Turks protest over government’s quake response in stadiums, on streets

Turks protest over government’s quake response in stadiums, on streets

Cries of “government resign” rang out from Turkish football stadiums at the weekend as fans criticized the government’s response to this month’s earthquakes that have killed more than 50,000 people in southern Turkey and northern Syria.

At a separate demonstration in Istanbul, riot police moved swiftly to detain protesters, who were handcuffed and dragged into police buses.

Three weeks after the devastating earthquakes, which left 1.5 million homeless, public anger and opposition towards President Recep Tayyip Erdogan is growing, months before he faces the toughest parliamentary and presidential elections of his 20 years in power.

Erdogan has toured shattered cities, promising rapid reconstruction and punishment for constructors who skirted safety regulations but that may not be enough to convince angry survivors who say emergency rescue teams were too slow to deploy.

Thousands are still without basic needs such as shelter and sanitation after the quake.

Fans of Istanbul team Besiktas called on the government to resign as they threw thousands of soft toys onto the pitch to donate to children affected by the earthquake during Sunday’s top tier match against Antalyaspor.

After the match, the leader of the Nationalist Movement Party and coalition partner to Erdogan’s AK party, described the chants as irresponsible and disrespectful to quake victims.

“The Nationalist Movement Party strongly condemns the use of sports in dirty politics during such sensitive and painful days for our country,” Devlet Bahceli wrote on Twitter, and called on the clubs to play behind closed doors, to prevent further protests.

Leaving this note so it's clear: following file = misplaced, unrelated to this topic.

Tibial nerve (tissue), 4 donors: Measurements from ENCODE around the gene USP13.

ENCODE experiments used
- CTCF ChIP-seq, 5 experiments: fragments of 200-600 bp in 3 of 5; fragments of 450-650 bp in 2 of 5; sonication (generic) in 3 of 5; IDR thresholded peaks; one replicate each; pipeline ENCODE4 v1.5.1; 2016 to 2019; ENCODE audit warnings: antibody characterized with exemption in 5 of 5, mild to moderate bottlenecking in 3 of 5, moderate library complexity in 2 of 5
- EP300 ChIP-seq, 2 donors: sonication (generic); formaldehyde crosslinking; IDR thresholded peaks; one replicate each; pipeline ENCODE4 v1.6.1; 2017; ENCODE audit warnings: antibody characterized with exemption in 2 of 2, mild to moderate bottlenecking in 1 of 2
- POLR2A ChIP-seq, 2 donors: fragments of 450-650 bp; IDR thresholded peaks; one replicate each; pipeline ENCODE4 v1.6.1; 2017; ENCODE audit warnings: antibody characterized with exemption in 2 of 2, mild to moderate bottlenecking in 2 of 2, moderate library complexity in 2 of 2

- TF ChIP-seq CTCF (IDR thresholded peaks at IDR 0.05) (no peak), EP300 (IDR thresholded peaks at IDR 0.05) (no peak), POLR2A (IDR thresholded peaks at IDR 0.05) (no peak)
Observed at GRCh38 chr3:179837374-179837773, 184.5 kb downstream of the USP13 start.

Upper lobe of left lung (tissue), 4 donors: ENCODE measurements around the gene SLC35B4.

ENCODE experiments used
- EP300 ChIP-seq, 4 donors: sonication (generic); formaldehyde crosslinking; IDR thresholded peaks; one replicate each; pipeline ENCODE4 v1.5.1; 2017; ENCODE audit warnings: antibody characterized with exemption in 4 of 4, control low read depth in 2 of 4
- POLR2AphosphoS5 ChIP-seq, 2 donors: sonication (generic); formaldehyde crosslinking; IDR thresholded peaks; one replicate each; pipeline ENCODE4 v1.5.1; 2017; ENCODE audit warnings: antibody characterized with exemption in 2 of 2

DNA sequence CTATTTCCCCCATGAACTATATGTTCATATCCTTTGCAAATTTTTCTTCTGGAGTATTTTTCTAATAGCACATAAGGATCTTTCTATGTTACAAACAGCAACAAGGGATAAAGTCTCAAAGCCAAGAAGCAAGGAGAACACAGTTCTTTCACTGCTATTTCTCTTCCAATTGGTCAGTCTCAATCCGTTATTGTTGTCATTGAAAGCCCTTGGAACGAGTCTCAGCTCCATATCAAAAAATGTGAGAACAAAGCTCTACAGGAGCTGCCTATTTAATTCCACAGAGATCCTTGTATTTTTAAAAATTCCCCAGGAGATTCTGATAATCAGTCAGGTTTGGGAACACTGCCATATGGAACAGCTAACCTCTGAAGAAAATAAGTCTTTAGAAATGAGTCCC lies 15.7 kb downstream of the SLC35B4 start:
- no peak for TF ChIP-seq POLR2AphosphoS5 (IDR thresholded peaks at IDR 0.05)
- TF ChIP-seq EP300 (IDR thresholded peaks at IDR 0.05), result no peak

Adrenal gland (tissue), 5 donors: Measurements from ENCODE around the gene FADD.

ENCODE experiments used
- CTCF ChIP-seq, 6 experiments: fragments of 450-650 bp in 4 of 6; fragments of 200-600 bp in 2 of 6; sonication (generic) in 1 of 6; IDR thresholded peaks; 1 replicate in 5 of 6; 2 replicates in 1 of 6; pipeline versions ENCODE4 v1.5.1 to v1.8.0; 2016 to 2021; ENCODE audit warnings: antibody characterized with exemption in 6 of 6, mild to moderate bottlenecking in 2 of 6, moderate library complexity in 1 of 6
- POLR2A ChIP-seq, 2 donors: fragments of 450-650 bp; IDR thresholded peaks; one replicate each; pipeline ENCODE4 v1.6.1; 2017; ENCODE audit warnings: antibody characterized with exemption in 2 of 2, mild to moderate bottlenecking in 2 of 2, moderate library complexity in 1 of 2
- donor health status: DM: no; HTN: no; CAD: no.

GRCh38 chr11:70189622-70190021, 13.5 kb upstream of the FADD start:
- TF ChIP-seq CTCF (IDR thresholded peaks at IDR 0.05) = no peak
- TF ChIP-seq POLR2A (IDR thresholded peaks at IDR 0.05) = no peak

Following the Besiktas fans’ protest, Bahceli cancelled his membership of the club, his party announced in a statement.

Fans from Istanbul team Fenerbahce chanted similar anti-government slogans during Saturday’s match against Konyaspor.

“Twenty years of lies and cheating, resign,” Fenerbahce fans shouted during their 4-0 win over Konyaspor.

Some football clubs disagreed with the protests. Caykur Rizespor, the team based in Erdogan’s hometown Rize, called the protests “provocative acts” and protesters “sewer rats” in a statement on Twitter.

“If anyone wants to conduct politics, there will be elections in the coming days,” Interior Minister Suleyman Soylu said on Twitter.

“But those who want to turn sport into a political arena should pay attention to the efforts of the state, nation and civil society,” he added.

Sports Minister Mehmet Kasapoglu said sport was no place for politics and blamed certain interest groups for engaging in “targeted provocations” to break the country’s unity.

Dozens of members and supporters of the far-left opposition party Workers’ Party of Turkey were detained in central Istanbul on Sunday at an anti-government protest, the party said.


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